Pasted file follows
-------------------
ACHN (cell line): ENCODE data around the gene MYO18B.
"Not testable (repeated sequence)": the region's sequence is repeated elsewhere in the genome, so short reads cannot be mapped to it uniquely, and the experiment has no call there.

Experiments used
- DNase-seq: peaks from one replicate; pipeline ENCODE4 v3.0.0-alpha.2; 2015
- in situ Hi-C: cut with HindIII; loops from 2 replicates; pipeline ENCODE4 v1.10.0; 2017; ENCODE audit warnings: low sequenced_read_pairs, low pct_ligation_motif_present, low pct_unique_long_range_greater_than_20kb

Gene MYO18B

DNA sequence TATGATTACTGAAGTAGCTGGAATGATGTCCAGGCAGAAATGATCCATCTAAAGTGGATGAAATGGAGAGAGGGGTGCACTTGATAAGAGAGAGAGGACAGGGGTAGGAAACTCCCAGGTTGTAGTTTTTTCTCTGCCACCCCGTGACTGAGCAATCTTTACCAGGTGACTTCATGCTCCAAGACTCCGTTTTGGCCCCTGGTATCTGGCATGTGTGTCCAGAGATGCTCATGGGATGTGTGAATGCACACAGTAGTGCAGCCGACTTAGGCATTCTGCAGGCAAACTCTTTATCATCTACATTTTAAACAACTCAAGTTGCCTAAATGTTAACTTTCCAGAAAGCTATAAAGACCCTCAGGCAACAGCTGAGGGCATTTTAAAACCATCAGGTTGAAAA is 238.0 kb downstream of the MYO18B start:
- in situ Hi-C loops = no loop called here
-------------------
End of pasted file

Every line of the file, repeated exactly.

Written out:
ACHN (cell line): ENCODE data around the gene MYO18B.
"Not testable (repeated sequence)": the region's sequence is repeated elsewhere in the genome, so short reads cannot be mapped to it uniquely, and the experiment has no call there.

Experiments used
- DNase-seq: peaks from one replicate; pipeline ENCODE4 v3.0.0-alpha.2; 2015
- in situ Hi-C: cut with HindIII; loops from 2 replicates; pipeline ENCODE4 v1.10.0; 2017; ENCODE audit warnings: low sequenced_read_pairs, low pct_ligation_motif_present, low pct_unique_long_range_greater_than_20kb

Gene MYO18B

DNA sequence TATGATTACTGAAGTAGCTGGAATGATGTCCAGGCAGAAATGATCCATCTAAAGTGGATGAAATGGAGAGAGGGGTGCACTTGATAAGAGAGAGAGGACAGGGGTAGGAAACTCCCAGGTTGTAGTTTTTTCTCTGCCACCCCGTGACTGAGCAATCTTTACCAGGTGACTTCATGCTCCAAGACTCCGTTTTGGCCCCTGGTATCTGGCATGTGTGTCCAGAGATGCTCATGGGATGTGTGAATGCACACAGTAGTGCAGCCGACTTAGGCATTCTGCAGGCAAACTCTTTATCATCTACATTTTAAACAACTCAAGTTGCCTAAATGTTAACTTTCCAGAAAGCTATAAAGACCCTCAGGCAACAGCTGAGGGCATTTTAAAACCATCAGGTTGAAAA is 238.0 kb downstream of the MYO18B start:
- in situ Hi-C loops = no loop called here